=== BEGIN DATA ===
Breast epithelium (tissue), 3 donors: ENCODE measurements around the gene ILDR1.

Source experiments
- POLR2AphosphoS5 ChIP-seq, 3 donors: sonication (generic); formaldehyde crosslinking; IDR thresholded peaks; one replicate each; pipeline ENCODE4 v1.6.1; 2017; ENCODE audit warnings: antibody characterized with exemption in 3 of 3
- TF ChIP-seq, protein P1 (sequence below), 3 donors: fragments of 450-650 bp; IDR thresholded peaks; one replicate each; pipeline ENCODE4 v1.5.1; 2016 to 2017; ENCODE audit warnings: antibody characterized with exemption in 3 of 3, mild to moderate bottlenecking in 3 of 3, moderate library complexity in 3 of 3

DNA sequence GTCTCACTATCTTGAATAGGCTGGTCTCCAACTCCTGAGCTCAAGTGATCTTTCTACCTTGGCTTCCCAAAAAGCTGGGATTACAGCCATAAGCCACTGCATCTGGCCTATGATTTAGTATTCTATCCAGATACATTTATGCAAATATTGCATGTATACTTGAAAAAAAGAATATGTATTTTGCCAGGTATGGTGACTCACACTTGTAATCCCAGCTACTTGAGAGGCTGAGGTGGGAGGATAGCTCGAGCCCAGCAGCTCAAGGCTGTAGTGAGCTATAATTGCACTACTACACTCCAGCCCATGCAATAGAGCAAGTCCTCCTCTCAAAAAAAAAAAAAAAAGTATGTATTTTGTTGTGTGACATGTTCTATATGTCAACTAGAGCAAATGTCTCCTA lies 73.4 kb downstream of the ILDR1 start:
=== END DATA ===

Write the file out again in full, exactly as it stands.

Breast epithelium (tissue), 3 donors: ENCODE measurements around the gene ILDR1.

Source experiments
- POLR2AphosphoS5 ChIP-seq, 3 donors: sonication (generic); formaldehyde crosslinking; IDR thresholded peaks; one replicate each; pipeline ENCODE4 v1.6.1; 2017; ENCODE audit warnings: antibody characterized with exemption in 3 of 3
- TF ChIP-seq, protein P1 (sequence below), 3 donors: fragments of 450-650 bp; IDR thresholded peaks; one replicate each; pipeline ENCODE4 v1.5.1; 2016 to 2017; ENCODE audit warnings: antibody characterized with exemption in 3 of 3, mild to moderate bottlenecking in 3 of 3, moderate library complexity in 3 of 3

DNA sequence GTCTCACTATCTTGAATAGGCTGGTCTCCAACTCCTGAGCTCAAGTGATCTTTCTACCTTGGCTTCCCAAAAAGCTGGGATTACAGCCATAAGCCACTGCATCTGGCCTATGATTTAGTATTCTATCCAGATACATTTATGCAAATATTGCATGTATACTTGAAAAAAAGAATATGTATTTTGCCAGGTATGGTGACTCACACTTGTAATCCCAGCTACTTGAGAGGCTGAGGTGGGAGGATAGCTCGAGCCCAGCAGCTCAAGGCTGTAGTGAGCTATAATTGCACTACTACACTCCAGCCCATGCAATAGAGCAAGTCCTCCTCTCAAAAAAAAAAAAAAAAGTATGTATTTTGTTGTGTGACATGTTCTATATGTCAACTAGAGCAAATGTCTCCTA lies 73.4 kb downstream of the ILDR1 start: